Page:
I remember being relieved to discover a Black conciliator in my race discrimination case, yet unlike other occasions where I had a white facilitator, this Black facilitator found herself saddled with an additional co-facilitator who happened to be white and who was presumably there to ensure that dispassion did not give way to emotion. In other conciliation settings with white mediators, there had never been the necessity for an additional co-facilitator, even in my being outnumbered as the sole Black body in a room. It was not lost on me that this additional co-facilitator, a white woman, in her performance of objective mediation, would at the end of the failed deliberations offer assurance to me that the accused perpetrators, all white men, ‘did respect me’.
It was here that she revealed how little difference there is between denialism and objectivity when it comes to the fight against race. And to take up the position of proclaimed objectivity is tantamount to taking a side, the wrong side. Those supposed neutral and impartial processes always seem to stack the odds against Black people, and their conclusions are always in solidarity with the perpetrators, and in harmony with the innocence they see in themselves. The idea that there is an objective take is one grounded in white universalism and supremacy, of seeing racism as occasional and aberrational, if one sees it at all.
Thus the fight against race is not well served by the processes the perpetrators have established to protect themselves and the register in which we are required to perform. We must reject their claims that theirs, filtered as they are through objectivity and impartiality, are better attuned to the prospect of change. bell hooks (1995) insists that it is Black rage that will bring an end to white supremacy. She argues, ‘As long as black rage continues to be represented as always and only evil and destructive, we lack a vision of militancy that is necessary for transformative revolutionary action.’ In honouring her own rage, hooks was motivated ‘to take pen in hand and write in the heat of that moment’. Indeed, when I made the decision to drop my race discrimination claim, I too took my pen in hand to tell my story, here.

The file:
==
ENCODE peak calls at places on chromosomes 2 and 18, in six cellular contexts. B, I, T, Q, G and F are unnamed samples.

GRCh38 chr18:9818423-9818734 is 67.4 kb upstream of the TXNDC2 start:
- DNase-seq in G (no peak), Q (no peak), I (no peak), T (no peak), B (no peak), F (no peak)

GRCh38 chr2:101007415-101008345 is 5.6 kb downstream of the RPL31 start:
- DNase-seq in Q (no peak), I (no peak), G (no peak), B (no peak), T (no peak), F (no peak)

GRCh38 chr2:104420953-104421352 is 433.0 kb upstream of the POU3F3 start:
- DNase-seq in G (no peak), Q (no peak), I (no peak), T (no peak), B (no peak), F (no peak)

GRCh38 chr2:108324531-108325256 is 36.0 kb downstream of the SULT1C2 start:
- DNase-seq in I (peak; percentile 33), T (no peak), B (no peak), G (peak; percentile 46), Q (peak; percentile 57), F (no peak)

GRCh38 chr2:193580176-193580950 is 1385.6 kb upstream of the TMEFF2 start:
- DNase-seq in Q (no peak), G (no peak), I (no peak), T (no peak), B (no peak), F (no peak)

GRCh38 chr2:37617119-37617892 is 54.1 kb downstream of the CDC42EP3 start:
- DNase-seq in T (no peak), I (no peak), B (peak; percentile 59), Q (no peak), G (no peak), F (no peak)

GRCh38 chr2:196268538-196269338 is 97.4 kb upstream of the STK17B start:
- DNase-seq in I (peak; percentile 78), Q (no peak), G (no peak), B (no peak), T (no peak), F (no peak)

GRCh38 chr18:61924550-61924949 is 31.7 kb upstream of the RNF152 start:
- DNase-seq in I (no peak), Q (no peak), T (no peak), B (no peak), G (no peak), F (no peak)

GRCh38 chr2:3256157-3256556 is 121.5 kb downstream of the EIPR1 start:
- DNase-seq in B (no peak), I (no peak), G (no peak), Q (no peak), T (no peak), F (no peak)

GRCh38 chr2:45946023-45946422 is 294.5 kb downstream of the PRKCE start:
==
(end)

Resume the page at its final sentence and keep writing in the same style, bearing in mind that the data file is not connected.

This is my rage. This is Black power.
White innocence is white supremacy
Can whites, particularly liberal whites, condemn themselves? Can they stop blaming us, and blame their own system? Are they capable of the shame which might become a revolutionary emotion? (Ture, 1966)
Contrasted against Black rage is white innocence. It serves to sustain white supremacy and appears in the fight against race, more specifically in the fight against accusations of racism.
I remember 8 August 2019 when the crowds gathered on the lawns of the University of Queensland’s Saint Lucia campus to celebrate Aboriginal and Torres Strait Islander culture as part of its NAIDOC Week festivities (UQ Aboriginal and Torres Strait Islander Studies Unit, 2019). It was the day on which senior executives were reported to have signed a Memorandum of Understanding (MOU) with the Ramsay Centre for Western Civilisation (UQ News, 2019). Having not been enlisted in any of the institution’s Indigenous cultural celebrations, I joined a small number of academics and professional staff who gathered in protest outside the chancellery to voice our opposition. As the only Blackfulla there (at least from what I can recall), I got to see how effectively Indigenous peoples and culture could be deployed as a form of virtue signalling for Western civilisation. It would be one month later that I would lodge my race discrimination case against the university.
Angela Davis once said: ‘In a racist society it is not enough to be non-racist. We must be anti-racist.’ Apart from a human resources policy entitled ‘Prevention of Racism’, which is unaccompanied by a guideline or procedure that may give the policy substance, the institution doesn’t appear to have a clear stance or strategy against racism (UQ, 2011). It is a signatory to a Reconciliation Action Plan (RAP) that claims to be a ‘commitment to the building of respectful relationships and opportunities between Aboriginal, Torres Strait Islander and non-Indigenous peoples’ (RAP, 2019). While some may argue UQ’s signature on both an RAP and an MOU with the Ramsay Centre has a real Rio Tinto energy, it does tell a truth about the institution’s position on race generally. If you look at their RAP, you will find not one reference to race or racism, beyond a quote from one of my postgraduate students who references my scholarship.